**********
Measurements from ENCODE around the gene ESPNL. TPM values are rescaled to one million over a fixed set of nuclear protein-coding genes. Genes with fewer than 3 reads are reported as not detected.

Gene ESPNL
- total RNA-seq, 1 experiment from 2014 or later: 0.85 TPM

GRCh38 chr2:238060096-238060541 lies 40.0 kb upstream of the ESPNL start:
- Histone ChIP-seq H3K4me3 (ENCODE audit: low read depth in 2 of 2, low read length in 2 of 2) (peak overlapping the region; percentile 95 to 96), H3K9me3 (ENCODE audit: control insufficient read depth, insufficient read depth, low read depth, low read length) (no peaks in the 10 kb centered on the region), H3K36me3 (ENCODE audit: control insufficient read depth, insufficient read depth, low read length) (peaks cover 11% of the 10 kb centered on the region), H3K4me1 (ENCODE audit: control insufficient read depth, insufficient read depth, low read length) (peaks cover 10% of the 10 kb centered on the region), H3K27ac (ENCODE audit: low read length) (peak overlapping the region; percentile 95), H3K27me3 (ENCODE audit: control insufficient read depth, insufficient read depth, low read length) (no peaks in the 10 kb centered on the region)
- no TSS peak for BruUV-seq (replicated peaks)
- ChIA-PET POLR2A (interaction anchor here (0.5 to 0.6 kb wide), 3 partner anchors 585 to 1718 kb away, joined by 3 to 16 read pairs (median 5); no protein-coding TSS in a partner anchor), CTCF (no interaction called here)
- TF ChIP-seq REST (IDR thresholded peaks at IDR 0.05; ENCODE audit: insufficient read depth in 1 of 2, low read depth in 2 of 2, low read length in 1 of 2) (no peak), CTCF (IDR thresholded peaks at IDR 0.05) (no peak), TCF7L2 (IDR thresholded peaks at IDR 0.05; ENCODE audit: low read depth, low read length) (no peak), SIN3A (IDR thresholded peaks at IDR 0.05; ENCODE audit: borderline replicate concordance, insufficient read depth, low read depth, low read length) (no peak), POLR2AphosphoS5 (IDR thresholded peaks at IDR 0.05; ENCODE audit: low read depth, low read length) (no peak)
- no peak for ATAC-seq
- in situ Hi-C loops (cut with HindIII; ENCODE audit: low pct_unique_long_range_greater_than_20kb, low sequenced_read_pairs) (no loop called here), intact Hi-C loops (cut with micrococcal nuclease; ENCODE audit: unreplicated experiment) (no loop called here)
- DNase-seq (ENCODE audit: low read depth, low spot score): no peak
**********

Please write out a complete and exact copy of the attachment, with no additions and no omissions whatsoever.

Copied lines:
Measurements from ENCODE around the gene ESPNL. TPM values are rescaled to one million over a fixed set of nuclear protein-coding genes. Genes with fewer than 3 reads are reported as not detected.

Gene ESPNL
- total RNA-seq, 1 experiment from 2014 or later: 0.85 TPM

GRCh38 chr2:238060096-238060541 lies 40.0 kb upstream of the ESPNL start:
- Histone ChIP-seq H3K4me3 (ENCODE audit: low read depth in 2 of 2, low read length in 2 of 2) (peak overlapping the region; percentile 95 to 96), H3K9me3 (ENCODE audit: control insufficient read depth, insufficient read depth, low read depth, low read length) (no peaks in the 10 kb centered on the region), H3K36me3 (ENCODE audit: control insufficient read depth, insufficient read depth, low read length) (peaks cover 11% of the 10 kb centered on the region), H3K4me1 (ENCODE audit: control insufficient read depth, insufficient read depth, low read length) (peaks cover 10% of the 10 kb centered on the region), H3K27ac (ENCODE audit: low read length) (peak overlapping the region; percentile 95), H3K27me3 (ENCODE audit: control insufficient read depth, insufficient read depth, low read length) (no peaks in the 10 kb centered on the region)
- no TSS peak for BruUV-seq (replicated peaks)
- ChIA-PET POLR2A (interaction anchor here (0.5 to 0.6 kb wide), 3 partner anchors 585 to 1718 kb away, joined by 3 to 16 read pairs (median 5); no protein-coding TSS in a partner anchor), CTCF (no interaction called here)
- TF ChIP-seq REST (IDR thresholded peaks at IDR 0.05; ENCODE audit: insufficient read depth in 1 of 2, low read depth in 2 of 2, low read length in 1 of 2) (no peak), CTCF (IDR thresholded peaks at IDR 0.05) (no peak), TCF7L2 (IDR thresholded peaks at IDR 0.05; ENCODE audit: low read depth, low read length) (no peak), SIN3A (IDR thresholded peaks at IDR 0.05; ENCODE audit: borderline replicate concordance, insufficient read depth, low read depth, low read length) (no peak), POLR2AphosphoS5 (IDR thresholded peaks at IDR 0.05; ENCODE audit: low read depth, low read length) (no peak)
- no peak for ATAC-seq
- in situ Hi-C loops (cut with HindIII; ENCODE audit: low pct_unique_long_range_greater_than_20kb, low sequenced_read_pairs) (no loop called here), intact Hi-C loops (cut with micrococcal nuclease; ENCODE audit: unreplicated experiment) (no loop called here)
- DNase-seq (ENCODE audit: low read depth, low spot score): no peak